New findings from Queen's researchers will help experts better predict future drought patterns and water availability in the prairies.
An international research team including biologists Kathleen Laird and Brian Cumming from the Queen's Paleoecological Environmental Assessment and Research Laboratory (PEARL), and Peter Leavitt from the University of Regina, investigated records of drought over the past 2000 years from lake sediments in the northern Canadian prairie region (Manitoba to Alberta), as well as from sites in North Dakota and Minnesota.
"Our results from the Canadian prairies show a previously unknown and abrupt shift in climatic conditions around AD 700, while in the northern U.S. prairies, the shift occurred 500 years later, at the onset of the Little Ice Age in North America," says Dr. Laird.
Although the mechanisms behind these patterns are poorly understood, the research team believes they are likely related to persistent changes in the shape and location of the jet stream and associated storm tracks.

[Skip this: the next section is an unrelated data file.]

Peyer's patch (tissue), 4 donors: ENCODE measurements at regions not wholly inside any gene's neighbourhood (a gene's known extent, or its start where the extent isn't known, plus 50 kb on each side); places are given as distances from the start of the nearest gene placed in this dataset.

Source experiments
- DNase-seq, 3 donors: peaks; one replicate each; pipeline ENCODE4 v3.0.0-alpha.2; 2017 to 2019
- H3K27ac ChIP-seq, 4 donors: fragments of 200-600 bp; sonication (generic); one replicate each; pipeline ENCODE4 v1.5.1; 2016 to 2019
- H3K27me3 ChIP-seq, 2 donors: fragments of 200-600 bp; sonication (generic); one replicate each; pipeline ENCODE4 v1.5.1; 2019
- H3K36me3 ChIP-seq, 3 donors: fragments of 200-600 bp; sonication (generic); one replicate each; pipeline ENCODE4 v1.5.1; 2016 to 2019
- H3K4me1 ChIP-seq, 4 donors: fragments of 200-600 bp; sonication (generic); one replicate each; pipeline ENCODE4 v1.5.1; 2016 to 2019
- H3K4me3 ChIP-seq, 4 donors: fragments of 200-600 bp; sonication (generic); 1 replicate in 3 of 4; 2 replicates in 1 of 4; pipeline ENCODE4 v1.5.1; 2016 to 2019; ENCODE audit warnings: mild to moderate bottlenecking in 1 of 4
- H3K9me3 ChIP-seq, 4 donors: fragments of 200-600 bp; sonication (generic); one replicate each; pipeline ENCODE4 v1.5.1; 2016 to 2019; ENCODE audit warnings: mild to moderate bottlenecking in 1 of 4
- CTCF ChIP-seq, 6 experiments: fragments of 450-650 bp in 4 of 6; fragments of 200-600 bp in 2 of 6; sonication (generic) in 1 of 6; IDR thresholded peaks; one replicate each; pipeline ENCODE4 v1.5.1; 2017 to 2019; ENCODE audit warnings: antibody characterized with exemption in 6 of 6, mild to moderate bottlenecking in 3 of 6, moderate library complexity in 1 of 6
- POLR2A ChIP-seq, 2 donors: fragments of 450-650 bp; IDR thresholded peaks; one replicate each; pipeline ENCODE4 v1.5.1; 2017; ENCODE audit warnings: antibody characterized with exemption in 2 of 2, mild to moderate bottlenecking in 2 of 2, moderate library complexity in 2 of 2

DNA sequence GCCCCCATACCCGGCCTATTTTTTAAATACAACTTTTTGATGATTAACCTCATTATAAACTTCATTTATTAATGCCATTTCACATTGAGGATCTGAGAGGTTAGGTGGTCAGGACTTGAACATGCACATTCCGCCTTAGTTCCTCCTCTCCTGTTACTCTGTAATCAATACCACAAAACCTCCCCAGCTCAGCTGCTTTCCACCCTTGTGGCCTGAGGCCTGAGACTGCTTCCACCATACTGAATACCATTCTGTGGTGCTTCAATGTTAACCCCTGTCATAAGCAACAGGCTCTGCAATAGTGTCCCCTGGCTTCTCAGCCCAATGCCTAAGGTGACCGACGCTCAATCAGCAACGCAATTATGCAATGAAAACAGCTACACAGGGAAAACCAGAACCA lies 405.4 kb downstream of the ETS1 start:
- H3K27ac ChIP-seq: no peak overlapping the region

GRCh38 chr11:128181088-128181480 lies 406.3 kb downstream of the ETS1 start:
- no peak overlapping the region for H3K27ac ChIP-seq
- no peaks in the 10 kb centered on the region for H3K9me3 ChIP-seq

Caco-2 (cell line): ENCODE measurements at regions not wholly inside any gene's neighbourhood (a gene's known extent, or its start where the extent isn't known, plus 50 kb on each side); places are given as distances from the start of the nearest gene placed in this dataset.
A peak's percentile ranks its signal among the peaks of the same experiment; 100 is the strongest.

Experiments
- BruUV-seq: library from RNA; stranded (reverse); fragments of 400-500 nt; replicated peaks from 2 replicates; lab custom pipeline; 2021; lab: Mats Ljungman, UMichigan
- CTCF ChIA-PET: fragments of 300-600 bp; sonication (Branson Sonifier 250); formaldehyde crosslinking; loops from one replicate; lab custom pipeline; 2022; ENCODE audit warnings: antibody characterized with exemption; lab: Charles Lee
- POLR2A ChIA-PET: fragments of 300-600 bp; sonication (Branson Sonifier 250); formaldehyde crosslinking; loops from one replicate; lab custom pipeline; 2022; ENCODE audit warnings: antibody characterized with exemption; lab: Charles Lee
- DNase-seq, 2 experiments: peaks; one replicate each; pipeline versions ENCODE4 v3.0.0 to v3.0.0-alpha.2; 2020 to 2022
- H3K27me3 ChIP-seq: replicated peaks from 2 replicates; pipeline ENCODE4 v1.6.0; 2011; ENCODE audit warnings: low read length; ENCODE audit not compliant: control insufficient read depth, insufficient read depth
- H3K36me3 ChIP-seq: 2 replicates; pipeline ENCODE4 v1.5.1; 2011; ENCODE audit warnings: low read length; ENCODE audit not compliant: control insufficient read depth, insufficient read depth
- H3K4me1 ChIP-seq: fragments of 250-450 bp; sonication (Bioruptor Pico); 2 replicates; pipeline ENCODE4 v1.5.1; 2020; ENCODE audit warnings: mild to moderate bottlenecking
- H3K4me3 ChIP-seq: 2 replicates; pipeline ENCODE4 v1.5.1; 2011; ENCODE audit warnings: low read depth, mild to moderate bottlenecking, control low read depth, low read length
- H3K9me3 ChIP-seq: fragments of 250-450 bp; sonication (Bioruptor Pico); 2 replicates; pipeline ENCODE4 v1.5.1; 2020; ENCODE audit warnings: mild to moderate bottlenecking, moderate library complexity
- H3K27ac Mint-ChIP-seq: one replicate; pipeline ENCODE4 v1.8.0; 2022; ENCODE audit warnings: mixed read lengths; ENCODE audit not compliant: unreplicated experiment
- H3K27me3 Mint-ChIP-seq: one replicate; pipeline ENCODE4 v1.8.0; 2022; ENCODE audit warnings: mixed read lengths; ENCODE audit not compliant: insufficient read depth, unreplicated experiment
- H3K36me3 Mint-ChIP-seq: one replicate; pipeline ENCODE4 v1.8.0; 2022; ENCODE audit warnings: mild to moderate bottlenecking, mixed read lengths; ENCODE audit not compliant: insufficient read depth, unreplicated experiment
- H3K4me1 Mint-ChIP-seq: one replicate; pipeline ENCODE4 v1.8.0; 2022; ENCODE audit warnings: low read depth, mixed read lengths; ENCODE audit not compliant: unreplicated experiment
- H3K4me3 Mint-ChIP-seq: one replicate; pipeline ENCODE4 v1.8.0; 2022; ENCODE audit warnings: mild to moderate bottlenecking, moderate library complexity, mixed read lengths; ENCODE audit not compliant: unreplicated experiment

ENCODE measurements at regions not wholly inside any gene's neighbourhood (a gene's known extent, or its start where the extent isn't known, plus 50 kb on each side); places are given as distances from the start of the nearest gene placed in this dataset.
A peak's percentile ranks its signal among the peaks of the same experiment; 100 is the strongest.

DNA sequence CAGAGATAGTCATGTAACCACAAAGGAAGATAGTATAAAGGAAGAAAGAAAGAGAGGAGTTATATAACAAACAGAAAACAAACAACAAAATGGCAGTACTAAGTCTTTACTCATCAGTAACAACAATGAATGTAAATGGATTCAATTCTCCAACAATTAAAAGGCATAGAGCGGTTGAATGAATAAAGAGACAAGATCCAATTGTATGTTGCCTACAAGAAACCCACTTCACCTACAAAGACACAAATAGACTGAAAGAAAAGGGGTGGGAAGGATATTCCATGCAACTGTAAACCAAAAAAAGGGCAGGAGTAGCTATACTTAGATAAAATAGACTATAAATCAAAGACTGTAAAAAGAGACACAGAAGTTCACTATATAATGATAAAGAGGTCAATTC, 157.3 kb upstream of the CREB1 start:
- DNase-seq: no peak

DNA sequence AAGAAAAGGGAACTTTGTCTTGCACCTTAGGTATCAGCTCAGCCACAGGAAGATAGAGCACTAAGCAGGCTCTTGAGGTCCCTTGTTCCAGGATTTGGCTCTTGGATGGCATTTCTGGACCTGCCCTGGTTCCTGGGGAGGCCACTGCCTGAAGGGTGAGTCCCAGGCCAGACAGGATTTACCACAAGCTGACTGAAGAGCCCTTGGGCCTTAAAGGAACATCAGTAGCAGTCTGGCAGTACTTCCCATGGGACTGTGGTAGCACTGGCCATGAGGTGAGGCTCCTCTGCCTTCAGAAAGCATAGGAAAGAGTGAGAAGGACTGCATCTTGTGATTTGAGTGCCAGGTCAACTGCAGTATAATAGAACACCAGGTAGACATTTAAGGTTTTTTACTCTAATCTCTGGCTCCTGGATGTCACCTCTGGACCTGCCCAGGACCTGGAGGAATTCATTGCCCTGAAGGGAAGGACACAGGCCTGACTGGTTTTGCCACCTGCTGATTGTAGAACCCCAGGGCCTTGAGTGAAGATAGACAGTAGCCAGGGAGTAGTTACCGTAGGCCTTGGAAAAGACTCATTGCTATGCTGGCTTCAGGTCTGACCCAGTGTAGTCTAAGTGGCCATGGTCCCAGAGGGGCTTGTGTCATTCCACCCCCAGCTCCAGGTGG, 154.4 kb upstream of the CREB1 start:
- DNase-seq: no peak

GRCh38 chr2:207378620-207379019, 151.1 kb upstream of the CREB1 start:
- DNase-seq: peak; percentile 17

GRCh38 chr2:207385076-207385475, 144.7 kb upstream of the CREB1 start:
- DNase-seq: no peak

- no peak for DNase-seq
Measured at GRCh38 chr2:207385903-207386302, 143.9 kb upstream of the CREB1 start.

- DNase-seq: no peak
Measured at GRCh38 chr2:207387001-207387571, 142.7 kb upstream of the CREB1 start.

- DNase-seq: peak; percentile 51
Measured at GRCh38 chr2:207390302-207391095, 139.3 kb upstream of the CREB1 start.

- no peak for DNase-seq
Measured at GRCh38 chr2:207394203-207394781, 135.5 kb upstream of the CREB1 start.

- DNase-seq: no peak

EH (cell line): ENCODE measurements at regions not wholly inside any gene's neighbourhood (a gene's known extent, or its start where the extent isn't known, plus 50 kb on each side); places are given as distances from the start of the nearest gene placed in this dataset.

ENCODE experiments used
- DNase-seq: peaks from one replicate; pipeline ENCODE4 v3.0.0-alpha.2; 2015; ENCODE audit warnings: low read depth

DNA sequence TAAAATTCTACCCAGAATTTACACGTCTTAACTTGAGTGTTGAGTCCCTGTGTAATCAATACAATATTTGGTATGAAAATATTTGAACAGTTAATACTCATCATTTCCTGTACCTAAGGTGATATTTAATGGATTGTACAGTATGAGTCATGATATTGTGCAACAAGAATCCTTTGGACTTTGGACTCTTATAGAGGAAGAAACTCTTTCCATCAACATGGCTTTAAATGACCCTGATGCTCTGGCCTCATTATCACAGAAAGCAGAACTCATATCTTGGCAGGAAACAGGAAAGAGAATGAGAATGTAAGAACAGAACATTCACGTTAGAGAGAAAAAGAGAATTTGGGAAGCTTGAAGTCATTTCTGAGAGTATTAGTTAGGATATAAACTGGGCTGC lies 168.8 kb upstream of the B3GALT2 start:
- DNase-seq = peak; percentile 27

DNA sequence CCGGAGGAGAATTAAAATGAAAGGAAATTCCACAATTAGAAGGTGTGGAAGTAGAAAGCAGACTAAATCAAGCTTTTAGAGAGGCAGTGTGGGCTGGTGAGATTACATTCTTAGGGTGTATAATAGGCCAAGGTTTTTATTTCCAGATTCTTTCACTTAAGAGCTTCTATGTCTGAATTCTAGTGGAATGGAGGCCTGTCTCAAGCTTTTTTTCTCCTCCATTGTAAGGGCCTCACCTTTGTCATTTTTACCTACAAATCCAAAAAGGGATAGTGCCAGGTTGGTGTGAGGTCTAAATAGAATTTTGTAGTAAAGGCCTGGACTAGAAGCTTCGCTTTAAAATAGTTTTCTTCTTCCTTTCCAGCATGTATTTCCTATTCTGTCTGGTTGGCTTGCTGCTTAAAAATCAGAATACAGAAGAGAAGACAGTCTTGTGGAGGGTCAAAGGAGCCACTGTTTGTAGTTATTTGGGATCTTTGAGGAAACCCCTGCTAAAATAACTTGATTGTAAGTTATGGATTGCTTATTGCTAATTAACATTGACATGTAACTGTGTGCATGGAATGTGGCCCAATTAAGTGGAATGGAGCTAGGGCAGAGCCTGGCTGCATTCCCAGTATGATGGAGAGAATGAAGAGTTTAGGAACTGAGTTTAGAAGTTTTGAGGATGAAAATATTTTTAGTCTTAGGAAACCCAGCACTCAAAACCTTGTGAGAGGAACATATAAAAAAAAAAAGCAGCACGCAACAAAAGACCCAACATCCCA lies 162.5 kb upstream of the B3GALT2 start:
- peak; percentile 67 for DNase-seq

"Similar large-scale shifts today would prove to be a major challenge for society, regardless of global warming – particularly since persistent periods of drought in the past have coincided with stress and even collapse of societies," Dr. Laird says.
The study will be published in the March issue of the Proceedings of the National Association of Sciences (PNAS). Also on the team are researchers from the University of Nebraska, and NASA's National Space Science and Technology Center in Huntsville, AL.
In a previous study led by Dr. Cumming that spanned the past 5500 years, a similar large-scale change in climate was observed in British Columbia at AD 700. Additionally, they found that similar distinct shifts in climatic conditions occurred roughly every 1200 years throughout the entire span.
"The persistence and abrupt nature of these millennial-scale events represents a scale of climate change that isn't well understood yet," says Dr. Cumming. "Consequently, these data have huge implications for future climate predictions, and particularly drought assessment, on the prairies."
The current study was supported by a strategic grant from the Natural Sciences and Engineering Research Council of Canada (NSERC).
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